Built of Living Stones 94: The Paschal Candle

This is an importance piece:

§ 94 § The paschal candle is the symbol of “the light of Christ, rising in glory,” scattering “the darkness of our hearts and minds.”(CDWDS, 1973 Sacramentary, Easter Vigil, #12) Above all, the paschal candle should be a genuine candle, the pre-eminent symbol of the light of Christ. Choices of size, design, and color should be made in relationship to the sanctuary in which it will be placed. During the Easter Vigil and throughout the Easter season, the paschal candle belongs near the ambo or in the middle of the sanctuary. After the Easter season it is moved to a place of honor in the baptistry for use in the celebration of baptisms. During funerals the paschal candle is placed near the coffin as a sign of the Christian’s passover from death to life.(Circular Letter Concerning the Preparation and Celebration of the Easter Feasts 99)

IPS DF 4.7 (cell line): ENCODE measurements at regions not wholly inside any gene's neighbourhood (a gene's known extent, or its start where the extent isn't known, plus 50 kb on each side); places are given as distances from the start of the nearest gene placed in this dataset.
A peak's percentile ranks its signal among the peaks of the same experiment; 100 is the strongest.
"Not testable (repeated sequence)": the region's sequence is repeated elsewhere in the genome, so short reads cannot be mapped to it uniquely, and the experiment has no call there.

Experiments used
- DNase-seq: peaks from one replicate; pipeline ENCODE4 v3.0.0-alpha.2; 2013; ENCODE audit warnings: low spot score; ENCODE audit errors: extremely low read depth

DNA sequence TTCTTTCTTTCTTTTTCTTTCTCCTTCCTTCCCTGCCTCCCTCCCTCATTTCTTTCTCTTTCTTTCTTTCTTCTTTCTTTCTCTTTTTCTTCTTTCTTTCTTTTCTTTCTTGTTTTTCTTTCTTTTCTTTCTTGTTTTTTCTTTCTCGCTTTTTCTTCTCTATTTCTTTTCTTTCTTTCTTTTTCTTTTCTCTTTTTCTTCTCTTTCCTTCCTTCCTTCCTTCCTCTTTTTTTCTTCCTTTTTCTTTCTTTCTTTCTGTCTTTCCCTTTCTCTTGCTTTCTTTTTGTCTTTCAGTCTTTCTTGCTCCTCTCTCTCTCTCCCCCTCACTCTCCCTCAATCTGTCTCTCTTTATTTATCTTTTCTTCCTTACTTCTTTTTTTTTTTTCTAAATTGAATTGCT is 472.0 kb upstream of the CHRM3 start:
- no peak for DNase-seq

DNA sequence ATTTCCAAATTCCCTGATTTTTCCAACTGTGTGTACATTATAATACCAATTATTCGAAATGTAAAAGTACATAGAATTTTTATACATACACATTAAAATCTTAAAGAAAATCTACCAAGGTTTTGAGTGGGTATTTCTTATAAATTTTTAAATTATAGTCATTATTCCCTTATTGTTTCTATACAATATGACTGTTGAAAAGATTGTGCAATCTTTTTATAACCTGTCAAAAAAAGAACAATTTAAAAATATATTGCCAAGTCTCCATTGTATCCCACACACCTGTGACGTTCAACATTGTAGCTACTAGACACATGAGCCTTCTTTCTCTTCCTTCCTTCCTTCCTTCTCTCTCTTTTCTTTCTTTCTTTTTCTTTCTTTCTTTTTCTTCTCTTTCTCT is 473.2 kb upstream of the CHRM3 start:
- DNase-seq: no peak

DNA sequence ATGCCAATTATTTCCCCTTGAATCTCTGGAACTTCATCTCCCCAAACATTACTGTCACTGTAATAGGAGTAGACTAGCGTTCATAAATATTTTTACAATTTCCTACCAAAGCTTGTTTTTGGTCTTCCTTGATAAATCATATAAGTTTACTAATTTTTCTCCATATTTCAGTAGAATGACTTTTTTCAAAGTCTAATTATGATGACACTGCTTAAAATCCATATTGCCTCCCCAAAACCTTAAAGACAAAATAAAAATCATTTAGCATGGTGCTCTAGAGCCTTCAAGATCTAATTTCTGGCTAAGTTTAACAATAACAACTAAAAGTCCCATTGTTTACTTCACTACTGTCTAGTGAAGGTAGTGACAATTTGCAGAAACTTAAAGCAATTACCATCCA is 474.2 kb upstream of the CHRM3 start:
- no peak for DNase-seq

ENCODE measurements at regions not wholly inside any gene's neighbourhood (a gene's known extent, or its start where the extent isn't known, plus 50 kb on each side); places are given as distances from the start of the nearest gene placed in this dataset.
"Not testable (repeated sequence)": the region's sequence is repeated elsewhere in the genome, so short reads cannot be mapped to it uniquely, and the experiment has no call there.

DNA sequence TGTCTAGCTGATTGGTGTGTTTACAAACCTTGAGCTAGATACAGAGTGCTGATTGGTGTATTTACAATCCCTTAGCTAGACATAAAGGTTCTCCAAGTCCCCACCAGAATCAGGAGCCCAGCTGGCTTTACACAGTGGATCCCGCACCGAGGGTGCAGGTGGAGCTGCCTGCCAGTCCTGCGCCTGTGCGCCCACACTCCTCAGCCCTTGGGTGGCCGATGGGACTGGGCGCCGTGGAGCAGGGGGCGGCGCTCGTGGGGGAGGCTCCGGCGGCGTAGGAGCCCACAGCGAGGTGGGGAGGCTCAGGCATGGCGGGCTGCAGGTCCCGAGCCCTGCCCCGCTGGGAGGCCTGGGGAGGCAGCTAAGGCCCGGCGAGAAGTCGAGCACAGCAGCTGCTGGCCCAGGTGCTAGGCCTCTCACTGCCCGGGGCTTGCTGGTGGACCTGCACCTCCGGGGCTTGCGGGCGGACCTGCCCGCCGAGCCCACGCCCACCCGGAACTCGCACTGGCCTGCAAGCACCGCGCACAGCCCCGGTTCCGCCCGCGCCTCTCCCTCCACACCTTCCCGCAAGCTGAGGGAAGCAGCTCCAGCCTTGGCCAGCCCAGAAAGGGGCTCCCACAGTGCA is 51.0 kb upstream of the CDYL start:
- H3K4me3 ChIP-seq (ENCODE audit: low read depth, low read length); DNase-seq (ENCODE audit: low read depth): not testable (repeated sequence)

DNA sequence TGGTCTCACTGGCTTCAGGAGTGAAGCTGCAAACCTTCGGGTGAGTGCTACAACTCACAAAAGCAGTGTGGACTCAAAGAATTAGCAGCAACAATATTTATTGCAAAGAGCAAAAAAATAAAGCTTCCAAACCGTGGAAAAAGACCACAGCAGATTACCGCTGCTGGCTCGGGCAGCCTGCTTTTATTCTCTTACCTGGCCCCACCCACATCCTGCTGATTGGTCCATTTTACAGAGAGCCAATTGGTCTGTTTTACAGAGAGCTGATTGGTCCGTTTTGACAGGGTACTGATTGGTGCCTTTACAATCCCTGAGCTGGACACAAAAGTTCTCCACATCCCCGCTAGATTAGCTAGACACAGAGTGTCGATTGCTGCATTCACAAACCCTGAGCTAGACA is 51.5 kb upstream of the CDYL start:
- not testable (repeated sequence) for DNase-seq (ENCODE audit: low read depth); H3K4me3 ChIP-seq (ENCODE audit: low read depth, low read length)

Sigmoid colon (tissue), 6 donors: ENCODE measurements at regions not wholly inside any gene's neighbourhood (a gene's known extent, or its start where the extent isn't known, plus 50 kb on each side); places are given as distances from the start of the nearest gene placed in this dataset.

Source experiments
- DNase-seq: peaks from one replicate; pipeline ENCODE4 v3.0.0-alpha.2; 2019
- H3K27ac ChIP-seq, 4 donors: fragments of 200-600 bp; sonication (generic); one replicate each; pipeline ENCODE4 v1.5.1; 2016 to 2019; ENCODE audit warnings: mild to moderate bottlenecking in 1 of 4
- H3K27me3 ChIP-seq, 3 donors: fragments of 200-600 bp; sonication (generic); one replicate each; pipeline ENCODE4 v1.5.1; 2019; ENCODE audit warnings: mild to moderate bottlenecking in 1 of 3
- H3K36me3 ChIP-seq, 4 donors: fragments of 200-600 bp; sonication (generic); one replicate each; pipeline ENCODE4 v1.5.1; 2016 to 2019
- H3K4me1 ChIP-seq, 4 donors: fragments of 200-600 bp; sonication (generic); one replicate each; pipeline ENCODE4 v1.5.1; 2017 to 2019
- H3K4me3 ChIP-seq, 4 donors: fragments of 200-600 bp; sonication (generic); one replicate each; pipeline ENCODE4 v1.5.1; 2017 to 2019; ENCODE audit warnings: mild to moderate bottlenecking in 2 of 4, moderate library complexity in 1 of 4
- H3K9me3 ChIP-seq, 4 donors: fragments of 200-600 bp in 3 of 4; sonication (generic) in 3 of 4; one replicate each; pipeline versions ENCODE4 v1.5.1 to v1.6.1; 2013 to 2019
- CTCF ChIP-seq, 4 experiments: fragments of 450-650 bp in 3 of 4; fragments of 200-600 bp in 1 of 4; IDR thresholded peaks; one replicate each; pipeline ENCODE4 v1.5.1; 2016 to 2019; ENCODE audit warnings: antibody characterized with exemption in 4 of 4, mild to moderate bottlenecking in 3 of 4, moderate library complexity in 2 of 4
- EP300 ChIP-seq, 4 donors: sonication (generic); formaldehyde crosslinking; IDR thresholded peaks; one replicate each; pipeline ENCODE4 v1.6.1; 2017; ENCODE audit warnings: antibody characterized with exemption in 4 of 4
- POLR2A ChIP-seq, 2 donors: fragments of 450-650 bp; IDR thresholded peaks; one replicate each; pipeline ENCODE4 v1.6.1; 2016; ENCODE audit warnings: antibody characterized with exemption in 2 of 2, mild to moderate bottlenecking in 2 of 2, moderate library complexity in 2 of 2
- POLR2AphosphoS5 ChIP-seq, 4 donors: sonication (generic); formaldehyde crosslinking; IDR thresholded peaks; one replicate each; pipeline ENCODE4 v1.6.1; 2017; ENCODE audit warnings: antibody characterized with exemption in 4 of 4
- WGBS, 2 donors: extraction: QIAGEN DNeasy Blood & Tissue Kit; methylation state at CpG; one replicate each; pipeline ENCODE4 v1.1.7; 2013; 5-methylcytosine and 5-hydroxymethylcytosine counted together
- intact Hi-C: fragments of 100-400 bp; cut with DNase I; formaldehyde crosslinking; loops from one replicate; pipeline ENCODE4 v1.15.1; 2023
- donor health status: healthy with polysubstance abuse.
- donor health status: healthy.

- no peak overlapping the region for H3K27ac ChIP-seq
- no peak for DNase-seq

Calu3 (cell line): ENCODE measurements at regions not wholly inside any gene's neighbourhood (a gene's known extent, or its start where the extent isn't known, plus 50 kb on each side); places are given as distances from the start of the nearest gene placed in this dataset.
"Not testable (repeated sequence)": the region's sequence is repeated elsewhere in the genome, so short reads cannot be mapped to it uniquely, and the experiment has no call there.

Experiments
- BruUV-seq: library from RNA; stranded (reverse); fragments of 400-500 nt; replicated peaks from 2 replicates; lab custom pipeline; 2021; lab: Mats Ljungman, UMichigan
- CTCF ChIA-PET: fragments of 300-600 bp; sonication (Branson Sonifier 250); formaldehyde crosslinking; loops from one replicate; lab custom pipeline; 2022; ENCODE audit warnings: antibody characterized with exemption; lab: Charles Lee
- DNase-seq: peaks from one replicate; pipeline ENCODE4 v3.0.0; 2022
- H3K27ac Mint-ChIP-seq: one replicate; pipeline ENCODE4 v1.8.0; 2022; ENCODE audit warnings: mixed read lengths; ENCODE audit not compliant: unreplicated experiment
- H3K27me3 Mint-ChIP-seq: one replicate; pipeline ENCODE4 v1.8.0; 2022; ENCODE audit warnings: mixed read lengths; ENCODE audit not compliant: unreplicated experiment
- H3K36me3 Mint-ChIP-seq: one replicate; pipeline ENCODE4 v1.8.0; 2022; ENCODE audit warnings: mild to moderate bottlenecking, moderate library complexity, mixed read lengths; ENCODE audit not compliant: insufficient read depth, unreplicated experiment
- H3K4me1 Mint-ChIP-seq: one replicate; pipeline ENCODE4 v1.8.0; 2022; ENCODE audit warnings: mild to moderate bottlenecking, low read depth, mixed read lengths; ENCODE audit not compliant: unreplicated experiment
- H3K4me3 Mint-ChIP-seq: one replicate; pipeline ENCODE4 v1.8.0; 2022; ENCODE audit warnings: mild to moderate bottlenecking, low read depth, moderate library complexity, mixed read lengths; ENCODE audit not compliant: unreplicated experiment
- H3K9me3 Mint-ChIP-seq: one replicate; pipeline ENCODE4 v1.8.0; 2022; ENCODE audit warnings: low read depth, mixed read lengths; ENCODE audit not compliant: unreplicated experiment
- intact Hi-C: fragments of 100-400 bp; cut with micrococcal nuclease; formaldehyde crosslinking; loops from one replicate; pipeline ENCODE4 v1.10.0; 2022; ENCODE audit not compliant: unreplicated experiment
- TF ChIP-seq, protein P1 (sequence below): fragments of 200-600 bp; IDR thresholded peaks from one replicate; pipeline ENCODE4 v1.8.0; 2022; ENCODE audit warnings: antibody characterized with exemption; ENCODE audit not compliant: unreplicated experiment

Considering the size, design and color, this parish judgment may be determined by the circumstances of the place for worship. Thicker candles may be good, but they might require three wicks rather than one to ensure an even burning of wax. Large and especially tall candles present a possible problem for godparents at the baptismal liturgy. I know our candle is a challenge when we attempt to derive the light for a baptismal candle.

The USCCB doesn’t require this candle (or any other) to be white, though I think most people assume it to be so.

Otherwise, there’s a lot of flexibility here. Location needs some attending to.

All texts from Built of Living Stones are copyright © 2000, United States Conference of Catholic Bishops, Inc. All rights reserved. Used with permission.

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About catholicsensibility

Todd and his family live in Ames, Iowa. He serves a Catholic parish of both Iowa State students and town residents.
This entry was posted in Built of Living Stones, USCCB documents. Bookmark the permalink.

One Response to Built of Living Stones 94: The Paschal Candle

  1. Liam says:

    The Pascal Candle does have to be made from beeswax, and the tradition is that it is bleached (with unbleached beeswax being a sign of mourning in traditional use), et cet.

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